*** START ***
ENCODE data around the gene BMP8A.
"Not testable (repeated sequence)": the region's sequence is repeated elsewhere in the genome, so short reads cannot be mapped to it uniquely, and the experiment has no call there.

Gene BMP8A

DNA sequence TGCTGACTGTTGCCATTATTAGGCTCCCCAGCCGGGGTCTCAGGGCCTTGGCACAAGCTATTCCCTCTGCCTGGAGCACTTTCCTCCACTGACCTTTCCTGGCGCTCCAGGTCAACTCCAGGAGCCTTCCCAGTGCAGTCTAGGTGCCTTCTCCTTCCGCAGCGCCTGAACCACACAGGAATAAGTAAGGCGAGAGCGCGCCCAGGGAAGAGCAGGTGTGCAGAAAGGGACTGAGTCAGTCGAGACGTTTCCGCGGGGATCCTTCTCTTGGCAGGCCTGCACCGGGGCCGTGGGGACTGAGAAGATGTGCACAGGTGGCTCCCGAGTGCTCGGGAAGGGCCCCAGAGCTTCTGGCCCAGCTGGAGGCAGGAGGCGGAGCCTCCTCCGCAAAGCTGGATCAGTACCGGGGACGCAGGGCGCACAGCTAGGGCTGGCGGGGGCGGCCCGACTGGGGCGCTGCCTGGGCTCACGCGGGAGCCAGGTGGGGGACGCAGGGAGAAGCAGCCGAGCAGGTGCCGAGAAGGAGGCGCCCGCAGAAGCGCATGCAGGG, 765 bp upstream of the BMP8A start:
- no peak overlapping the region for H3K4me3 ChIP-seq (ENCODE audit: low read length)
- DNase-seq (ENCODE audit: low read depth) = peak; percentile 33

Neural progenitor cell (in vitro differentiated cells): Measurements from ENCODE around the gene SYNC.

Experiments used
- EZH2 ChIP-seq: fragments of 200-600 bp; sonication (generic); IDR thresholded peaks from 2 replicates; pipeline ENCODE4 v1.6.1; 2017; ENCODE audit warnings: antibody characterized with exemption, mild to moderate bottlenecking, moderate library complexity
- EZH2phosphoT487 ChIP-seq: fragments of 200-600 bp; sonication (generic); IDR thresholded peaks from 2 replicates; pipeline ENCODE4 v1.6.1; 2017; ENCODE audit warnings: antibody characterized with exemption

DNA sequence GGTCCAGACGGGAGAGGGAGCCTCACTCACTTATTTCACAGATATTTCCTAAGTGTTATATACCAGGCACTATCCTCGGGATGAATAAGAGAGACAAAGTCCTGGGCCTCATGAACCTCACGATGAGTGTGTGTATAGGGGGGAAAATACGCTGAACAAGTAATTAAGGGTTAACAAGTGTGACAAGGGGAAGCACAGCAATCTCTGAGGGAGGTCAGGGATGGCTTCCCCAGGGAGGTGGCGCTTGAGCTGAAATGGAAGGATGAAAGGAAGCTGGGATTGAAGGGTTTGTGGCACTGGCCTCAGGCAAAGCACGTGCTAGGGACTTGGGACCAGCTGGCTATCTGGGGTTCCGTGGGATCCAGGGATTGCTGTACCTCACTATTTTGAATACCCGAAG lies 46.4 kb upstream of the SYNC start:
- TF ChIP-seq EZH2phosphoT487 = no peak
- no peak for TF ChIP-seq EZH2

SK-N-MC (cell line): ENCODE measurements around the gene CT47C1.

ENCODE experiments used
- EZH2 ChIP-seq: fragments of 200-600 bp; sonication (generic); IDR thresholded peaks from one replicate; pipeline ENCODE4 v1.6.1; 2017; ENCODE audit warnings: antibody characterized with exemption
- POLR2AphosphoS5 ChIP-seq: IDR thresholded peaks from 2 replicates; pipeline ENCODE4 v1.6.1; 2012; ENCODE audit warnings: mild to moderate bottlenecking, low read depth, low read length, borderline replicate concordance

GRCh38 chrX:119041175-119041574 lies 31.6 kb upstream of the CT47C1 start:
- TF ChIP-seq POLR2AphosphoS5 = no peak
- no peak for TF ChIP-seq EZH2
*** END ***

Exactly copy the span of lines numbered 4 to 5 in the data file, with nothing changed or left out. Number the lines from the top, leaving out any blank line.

DNA sequence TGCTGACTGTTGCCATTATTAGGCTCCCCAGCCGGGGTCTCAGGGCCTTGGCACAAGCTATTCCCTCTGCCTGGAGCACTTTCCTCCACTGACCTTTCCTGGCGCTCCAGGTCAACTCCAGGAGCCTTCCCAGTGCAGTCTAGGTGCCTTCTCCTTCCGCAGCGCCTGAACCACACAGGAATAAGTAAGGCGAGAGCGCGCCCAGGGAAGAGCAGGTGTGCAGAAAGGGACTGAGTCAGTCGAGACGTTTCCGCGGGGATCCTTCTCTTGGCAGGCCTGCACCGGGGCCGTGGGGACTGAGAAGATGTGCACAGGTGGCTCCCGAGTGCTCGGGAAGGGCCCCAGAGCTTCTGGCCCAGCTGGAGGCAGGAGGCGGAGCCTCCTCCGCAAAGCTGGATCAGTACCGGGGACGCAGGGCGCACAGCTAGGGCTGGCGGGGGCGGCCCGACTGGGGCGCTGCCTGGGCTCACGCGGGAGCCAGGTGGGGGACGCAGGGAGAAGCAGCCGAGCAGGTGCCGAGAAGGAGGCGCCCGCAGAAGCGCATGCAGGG, 765 bp upstream of the BMP8A start:
- no peak overlapping the region for H3K4me3 ChIP-seq (ENCODE audit: low read length)